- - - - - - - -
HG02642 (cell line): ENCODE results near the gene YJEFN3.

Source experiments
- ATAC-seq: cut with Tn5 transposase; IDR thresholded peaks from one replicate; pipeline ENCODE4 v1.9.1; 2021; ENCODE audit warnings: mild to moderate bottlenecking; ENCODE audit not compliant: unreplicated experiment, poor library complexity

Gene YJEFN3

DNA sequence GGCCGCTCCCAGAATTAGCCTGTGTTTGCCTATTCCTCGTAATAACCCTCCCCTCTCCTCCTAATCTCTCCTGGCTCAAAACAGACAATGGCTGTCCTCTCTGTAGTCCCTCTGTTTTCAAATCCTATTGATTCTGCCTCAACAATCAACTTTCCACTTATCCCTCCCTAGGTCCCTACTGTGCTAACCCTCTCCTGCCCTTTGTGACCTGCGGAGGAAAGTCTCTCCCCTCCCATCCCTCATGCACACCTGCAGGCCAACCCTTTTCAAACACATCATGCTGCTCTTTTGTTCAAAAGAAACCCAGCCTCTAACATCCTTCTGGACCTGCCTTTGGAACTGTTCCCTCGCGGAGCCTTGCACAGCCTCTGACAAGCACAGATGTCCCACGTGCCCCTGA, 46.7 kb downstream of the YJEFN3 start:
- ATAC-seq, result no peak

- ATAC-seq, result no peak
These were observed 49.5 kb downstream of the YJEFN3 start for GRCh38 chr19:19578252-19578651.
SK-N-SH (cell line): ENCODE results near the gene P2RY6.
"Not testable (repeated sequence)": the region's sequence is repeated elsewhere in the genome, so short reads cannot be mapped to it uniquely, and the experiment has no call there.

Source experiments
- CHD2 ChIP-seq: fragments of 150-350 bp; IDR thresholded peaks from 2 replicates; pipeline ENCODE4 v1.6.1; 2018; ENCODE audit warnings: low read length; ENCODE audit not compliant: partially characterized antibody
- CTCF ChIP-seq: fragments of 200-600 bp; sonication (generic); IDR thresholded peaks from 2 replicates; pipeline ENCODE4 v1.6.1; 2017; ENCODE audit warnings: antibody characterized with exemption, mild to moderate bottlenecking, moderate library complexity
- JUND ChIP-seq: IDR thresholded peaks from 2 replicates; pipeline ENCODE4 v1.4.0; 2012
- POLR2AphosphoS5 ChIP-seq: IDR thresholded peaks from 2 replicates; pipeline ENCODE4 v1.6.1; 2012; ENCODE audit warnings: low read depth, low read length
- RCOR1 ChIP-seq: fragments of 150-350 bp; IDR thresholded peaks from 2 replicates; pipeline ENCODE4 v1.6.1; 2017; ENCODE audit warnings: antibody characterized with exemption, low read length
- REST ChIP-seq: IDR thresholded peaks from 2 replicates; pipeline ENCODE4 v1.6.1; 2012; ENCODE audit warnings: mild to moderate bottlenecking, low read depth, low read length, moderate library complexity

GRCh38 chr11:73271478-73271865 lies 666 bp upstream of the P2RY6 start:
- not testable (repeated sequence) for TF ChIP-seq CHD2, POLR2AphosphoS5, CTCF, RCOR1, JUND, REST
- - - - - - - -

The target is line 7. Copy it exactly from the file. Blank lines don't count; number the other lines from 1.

- ATAC-seq, result no peak